Then comes June 25, and I’m already exhausted. I need some quiet, thoughtful, educational panels. Good things there’s “Warner Archive's Secret Origins of Saturday Morning Cartoons.” I’ve always kinda wondered about that.  Then there’s “Eye of Newt and Wool of Bat: the science behind magic potions and spells”—might learn useful something there.

And what’s this? “Constantine: 15th Anniversary Reunion,” with Keanu Reeves? Yes, please.


Kodansha is bringing the celebrated manga Shaman King back to print in the U.S., and will host a panel about the series at Comic-Con@Home on July 23. (Cover art by Hiroyuki Takei, courtesy Kodansha)

And that kicks off the cavalcade of stars again, with the cast of Apple+’s The Right Stuff and For All Mankind series, Guillermo del Toro, Jody Houser on the “Doctor Who” panel, “Agents of S.H.I.E.L.D.” actors and showrunners, The Order, Lovecraft Country, Wynonna Earp, NOS4A2, Kevin Smith and more animated shows than  you can shake an American Dad at.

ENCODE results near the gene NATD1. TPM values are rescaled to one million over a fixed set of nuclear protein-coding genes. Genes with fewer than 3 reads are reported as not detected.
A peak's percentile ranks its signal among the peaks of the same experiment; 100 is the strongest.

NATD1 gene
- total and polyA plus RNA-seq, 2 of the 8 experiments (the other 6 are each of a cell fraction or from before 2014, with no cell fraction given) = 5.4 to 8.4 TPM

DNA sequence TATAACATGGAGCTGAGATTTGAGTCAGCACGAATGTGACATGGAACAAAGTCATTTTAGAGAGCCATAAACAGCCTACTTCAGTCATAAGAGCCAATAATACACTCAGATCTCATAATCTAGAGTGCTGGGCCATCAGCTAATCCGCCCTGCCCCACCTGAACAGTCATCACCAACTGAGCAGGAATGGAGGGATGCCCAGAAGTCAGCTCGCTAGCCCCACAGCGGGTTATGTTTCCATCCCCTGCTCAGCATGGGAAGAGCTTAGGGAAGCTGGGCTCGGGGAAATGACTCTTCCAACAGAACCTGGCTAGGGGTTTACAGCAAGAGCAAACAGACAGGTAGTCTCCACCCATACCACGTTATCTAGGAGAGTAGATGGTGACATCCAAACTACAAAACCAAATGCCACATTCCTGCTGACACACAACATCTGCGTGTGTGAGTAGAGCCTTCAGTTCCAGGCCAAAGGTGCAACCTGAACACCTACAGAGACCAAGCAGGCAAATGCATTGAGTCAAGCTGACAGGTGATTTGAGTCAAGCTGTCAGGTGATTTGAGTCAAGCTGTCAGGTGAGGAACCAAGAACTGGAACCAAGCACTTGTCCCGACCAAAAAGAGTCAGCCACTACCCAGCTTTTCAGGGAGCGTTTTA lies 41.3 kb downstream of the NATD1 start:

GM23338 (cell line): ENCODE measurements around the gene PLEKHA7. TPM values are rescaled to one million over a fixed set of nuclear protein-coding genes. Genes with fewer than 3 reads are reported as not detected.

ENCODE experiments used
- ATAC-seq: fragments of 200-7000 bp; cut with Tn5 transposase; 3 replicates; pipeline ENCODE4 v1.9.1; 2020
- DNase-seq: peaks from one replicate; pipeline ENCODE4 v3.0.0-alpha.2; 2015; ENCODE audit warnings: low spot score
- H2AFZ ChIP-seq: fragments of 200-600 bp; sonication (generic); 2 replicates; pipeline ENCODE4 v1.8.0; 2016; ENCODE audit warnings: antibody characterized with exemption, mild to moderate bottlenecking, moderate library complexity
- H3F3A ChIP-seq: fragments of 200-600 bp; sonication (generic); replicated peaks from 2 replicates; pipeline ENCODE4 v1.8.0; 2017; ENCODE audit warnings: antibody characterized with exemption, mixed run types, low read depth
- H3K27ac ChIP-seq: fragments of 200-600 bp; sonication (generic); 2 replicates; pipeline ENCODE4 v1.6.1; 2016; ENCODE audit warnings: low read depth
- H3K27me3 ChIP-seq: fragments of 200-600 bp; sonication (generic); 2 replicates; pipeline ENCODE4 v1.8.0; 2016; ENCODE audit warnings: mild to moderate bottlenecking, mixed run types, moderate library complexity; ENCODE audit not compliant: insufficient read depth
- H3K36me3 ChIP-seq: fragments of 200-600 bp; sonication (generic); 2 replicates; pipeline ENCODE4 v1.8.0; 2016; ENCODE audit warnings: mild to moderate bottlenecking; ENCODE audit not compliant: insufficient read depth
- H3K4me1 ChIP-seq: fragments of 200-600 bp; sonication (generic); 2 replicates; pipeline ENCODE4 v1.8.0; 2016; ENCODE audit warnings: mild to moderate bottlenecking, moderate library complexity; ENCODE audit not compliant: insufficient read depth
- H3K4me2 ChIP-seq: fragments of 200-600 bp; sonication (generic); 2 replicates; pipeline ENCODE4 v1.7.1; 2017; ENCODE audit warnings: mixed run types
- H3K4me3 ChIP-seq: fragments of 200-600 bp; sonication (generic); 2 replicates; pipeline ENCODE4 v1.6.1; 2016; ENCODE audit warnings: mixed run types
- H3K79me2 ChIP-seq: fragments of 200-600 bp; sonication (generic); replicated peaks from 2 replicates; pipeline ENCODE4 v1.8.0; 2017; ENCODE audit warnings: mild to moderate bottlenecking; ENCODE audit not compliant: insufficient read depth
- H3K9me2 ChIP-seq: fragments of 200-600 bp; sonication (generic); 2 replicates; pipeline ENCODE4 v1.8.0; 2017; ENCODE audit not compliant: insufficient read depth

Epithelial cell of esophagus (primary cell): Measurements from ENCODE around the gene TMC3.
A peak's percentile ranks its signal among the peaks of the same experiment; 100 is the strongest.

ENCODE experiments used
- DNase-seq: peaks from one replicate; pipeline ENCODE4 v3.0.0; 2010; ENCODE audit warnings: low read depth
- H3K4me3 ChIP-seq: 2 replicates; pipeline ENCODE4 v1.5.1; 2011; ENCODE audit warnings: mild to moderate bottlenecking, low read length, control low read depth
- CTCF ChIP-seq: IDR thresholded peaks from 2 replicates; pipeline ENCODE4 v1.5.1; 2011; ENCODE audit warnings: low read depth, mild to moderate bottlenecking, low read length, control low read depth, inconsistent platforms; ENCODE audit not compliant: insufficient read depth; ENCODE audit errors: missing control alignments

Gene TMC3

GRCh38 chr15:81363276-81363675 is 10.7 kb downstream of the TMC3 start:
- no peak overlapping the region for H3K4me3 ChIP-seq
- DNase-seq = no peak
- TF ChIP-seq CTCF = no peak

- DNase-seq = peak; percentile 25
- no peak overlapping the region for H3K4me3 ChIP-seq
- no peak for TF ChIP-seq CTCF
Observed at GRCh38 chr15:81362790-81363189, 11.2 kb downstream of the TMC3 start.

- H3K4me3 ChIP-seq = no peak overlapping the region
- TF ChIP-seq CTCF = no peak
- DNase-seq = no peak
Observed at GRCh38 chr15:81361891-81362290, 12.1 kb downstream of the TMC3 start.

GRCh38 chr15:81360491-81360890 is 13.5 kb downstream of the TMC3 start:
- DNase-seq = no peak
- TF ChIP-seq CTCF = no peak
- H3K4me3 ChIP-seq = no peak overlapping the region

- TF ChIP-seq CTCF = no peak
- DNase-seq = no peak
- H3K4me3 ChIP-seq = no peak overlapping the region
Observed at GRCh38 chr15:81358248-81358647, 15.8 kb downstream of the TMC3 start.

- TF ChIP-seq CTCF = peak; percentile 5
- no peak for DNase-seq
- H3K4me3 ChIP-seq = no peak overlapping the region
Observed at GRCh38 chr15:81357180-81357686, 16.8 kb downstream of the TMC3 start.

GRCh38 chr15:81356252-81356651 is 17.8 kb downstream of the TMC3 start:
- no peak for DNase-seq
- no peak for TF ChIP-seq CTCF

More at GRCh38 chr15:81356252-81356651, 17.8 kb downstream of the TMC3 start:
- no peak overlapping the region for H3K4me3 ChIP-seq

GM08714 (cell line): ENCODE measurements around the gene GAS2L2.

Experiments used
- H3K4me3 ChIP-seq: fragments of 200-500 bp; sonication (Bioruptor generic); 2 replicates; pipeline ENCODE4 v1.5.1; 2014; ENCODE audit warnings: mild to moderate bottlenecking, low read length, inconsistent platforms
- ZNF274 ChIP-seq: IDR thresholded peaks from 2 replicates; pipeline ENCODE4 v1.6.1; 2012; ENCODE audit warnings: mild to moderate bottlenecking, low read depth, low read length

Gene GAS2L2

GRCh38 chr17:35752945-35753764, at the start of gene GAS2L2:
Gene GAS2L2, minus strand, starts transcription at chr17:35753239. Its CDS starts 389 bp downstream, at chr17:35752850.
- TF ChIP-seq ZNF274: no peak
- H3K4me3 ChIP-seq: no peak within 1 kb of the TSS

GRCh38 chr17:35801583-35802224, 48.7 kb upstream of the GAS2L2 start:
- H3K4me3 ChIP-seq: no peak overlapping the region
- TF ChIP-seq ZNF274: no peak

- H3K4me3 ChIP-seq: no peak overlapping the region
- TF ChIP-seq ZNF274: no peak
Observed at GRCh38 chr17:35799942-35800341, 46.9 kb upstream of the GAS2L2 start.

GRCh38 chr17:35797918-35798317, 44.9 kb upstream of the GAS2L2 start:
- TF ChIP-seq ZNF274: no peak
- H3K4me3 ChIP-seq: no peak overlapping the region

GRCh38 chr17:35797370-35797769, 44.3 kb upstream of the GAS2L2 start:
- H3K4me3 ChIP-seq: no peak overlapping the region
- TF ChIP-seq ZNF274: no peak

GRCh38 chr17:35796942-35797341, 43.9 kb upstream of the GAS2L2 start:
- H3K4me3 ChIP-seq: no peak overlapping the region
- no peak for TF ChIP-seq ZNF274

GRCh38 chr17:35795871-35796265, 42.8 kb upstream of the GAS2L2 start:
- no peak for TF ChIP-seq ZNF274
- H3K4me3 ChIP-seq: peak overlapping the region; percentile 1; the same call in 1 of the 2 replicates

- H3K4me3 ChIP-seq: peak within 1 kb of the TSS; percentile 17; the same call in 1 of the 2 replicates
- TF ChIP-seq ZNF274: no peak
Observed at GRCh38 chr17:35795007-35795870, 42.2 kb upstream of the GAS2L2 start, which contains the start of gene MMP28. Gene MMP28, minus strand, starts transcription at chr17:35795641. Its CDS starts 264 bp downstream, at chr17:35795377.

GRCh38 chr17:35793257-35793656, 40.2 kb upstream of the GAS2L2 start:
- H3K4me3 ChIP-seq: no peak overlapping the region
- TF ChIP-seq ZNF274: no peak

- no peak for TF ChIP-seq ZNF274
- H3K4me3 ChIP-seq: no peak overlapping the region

June 26 is an eclectic collection of panels, from YA novels to over-30 cosplay, from “Jack Kirby 101” to a conversation with Nathan Fillion. I’m not sure I’ll have the strength to pull through this fifth day, but … yeah, OK, I’ll be there.

And I’ve only listed the stuff I thought would have broad appeal. I could be completely wrong about those choices.

For example, there are tons of panels about diversity in comics — not just stories about women, minorities, LGBTQ+ and the like, but how to break in as a non-white-cis-gender-male, how to approach diversity stories from academic viewpoints, how to publish same, how to encourage same, how to write same, and more. Frankly, these “minority” voices seem to be the majority today, and that’s leading to all kinds of interesting places.